How to find joy in a new year

Finding joy in new year

I grew up in the 1970s with young parents. They were not exactly hippies, although they did wear tie-dye shirts and drove a Volkswagon Beetle when I was a baby. At one point, we had a crochet wall-hanging in the dining room.

My childhood was filled with happy memories, many of them wacky experiences by most people’s standards. Many involved music, and not just the folk music people associate with the 70s. Every year at Christmas, Santa would bring me, my brother, my mom and my dad each a record album. We amassed quite the collection.

I attended my share of hootenannies, but my most impactful memory of live music was the Eagles concert I saw at McMahon Stadium in Calgary when I was 13 years old. Our whole family went. After that, we nearly wore out the grooves on the Hotel California record, playing it at home with the volume turned way up.

I learned about classical music as well, much of it from Mr. Disney. I remember Sundays when we would put on The Sorcerer’s Apprentice after brunch. My dad would lead my mom and my little brother and I around the house in a parade, just like Mickey’s brooms, through the living room and down the hall, then into my parents’ bedroom and over their bed, even! I still chuckle thinking about it.

The most unusual album of my youth played again in my mind as I researched this week’s column. I wanted to write about something fun and positive to start the new year. I came across an article on a site I love called Atlas Obscura. It was about cookies made by a medieval nun that claim to put people into a joyful state.

The reason the article drew my attention was not the recipe, but rather that I knew the nun’s name—from music. One year, my dad received an album from Santa called Vision. It was the music of Hildegard von Bingen. It was mystical, magical and at the same time calming and inspiring.

Von Bingen was a 12th century nun who led an abbey in Germany. She was known as a visionary and a healer, with a great education in classical languages, music and healing of all kinds. Her abbey had a huge garden full of plants known for their medicinal properties. Many of her recipes for tonics and baked goods are consistent with holistic remedies today. There are doctors in Germany who still practice “Hildegardian” medicine techniques.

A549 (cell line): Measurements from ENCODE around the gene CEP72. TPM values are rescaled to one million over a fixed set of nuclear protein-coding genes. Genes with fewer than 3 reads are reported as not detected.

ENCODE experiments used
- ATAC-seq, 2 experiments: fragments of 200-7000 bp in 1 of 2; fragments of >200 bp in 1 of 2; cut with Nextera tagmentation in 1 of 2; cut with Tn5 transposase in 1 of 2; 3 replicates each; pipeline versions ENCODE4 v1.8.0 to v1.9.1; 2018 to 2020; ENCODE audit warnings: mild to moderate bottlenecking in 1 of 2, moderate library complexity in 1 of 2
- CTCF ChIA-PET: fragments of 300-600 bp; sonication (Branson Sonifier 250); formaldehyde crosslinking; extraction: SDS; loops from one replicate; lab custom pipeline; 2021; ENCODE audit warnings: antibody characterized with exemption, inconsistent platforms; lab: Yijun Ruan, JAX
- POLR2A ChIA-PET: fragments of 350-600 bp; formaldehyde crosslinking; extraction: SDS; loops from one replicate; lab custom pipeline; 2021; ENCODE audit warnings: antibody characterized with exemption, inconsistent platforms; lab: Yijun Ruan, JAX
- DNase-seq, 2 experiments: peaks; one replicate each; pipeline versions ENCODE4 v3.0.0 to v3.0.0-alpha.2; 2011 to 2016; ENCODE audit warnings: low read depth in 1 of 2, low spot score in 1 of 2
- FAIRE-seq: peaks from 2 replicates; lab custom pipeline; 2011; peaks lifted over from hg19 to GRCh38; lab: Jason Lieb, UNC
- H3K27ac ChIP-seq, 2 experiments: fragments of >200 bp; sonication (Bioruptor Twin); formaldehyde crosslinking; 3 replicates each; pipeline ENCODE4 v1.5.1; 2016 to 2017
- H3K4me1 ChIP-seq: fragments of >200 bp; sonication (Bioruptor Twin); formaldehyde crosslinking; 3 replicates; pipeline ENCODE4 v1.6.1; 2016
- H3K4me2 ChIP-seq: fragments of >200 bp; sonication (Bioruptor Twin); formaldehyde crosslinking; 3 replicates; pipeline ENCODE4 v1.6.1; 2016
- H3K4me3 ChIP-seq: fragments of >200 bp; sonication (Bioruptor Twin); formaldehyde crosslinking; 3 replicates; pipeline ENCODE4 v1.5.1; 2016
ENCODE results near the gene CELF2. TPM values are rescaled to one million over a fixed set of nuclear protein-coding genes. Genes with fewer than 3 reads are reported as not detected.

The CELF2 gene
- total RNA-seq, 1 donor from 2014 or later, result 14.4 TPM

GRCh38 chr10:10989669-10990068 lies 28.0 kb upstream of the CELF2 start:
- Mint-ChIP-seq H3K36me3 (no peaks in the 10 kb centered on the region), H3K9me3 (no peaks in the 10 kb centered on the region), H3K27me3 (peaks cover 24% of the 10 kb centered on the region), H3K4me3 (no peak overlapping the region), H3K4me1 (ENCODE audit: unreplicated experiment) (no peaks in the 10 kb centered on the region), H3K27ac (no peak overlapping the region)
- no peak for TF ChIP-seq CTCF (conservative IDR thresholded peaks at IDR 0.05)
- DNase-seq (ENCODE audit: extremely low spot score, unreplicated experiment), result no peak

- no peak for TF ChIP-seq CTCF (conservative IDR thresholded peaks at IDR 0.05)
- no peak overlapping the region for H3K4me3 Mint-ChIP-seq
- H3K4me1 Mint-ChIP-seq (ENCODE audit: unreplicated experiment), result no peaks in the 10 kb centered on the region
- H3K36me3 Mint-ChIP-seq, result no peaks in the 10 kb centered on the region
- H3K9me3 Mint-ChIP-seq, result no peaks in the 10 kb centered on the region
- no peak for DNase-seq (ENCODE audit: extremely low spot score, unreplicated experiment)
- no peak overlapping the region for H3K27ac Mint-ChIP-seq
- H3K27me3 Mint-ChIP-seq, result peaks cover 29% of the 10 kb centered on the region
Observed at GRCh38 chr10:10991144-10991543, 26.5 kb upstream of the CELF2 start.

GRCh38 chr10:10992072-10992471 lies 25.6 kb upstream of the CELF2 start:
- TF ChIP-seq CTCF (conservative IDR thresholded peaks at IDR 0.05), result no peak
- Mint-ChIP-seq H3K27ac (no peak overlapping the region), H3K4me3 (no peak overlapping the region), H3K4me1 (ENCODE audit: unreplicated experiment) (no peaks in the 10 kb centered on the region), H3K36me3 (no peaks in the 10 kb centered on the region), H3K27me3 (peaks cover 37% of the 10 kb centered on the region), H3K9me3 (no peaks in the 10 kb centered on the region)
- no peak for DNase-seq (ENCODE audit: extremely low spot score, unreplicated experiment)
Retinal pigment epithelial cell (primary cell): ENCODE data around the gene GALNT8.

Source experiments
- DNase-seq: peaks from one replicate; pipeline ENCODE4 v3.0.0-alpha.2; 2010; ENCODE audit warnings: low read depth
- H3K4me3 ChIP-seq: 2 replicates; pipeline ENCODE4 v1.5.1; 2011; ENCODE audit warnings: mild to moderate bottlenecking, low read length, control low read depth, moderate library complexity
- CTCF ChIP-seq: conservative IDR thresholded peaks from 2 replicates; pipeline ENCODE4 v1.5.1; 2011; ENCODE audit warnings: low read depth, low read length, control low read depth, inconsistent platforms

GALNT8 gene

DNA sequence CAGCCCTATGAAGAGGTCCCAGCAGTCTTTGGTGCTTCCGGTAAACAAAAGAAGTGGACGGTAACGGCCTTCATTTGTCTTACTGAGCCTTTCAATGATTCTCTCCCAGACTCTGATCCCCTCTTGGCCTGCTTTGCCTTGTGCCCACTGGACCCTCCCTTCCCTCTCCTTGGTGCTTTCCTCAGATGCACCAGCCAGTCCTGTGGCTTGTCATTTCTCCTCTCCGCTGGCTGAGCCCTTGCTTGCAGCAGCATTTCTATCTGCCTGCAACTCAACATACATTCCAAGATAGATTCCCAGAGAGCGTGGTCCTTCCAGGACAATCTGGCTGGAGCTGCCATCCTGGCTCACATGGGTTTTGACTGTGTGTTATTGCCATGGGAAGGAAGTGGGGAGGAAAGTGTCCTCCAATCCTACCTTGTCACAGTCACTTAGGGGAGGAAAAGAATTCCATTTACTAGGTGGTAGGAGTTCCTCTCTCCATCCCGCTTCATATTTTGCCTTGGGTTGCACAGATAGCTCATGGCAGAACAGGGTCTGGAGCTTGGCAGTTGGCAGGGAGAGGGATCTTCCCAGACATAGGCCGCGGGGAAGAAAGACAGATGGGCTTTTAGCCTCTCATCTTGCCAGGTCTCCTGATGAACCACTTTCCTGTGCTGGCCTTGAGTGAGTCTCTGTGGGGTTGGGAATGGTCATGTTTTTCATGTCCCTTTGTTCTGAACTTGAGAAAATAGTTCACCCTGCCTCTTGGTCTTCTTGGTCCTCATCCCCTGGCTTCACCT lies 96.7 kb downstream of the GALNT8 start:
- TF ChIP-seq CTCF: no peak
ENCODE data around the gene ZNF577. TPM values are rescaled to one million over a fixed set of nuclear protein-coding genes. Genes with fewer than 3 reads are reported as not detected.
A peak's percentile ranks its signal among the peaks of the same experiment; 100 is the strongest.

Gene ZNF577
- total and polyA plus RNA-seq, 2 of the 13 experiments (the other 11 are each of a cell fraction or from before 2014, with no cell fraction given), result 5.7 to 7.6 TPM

With the memory of spiritual music in my head and the imagined taste of spice cookies on my tongue, I knew I had the perfect way to bring 2021 to a close. Rekindling fond old memories and igniting my passion with a new recipe and tradition is a great way to honour the old and ring in the new.

I have not baked the cookies as I write this column, but I will be making them this week and posting the recipe on my Facebook page and blog with pictures.

Here is Hildegard’s description of them: “Take some nutmeg and an equal weight of cinnamon and a bit of cloves, and pulverize them. Then make small cakes with this and flour and water. Eat them often. It will calm all bitterness of the heart and mind, open your heart and impaired senses, and make your mind cheerful. It purifies your senses and diminishes all harmful humours in you. It gives good liquid to your blood and makes you strong.”

I hope you find your own magical way to make the transition a fun one this year. Here’s to you all.

This article is written by or on behalf of an outsourced columnist and does not necessarily reflect the views of Castanet.

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About the Author

Kristin Peturson-Laprise is a customer experience specialist by trade, which means she is someone passionate about people having a good time. 

Her company, Wow Service Mentor, helps businesses enhance their customer experience through hands-on training, service programs, and special event coordination.

Kristin enjoys her own experiences too, and that is what she writes about in this column. She and her husband Martin Laprise (also known as Chef Martin, of The Chef Instead) love to share their passion for food and entertaining.  

Kristin says:

"Wikipedia lists a gourmand as a person who takes great pleasure in food. I have taken the concept of gourmandise, or enjoying something to the fullest, in all parts of my life. I love to grow and cook food, and I loved wine enough to become a Sommelier. I call a meal a success when I can convey that 'sense of place' from where the food has come . . . the French call that terroir, but I just call it the full experience. It might mean tasting the flavours of my own garden, or transporting everyone at the table to a faraway place, reminiscent of travels or dreams we have had."


E-mail Kristin at:  [email protected]

Check out her website here:  www.wowservicementor.com


The views expressed are strictly those of the author and not necessarily those of Castanet. Castanet does not warrant the contents.

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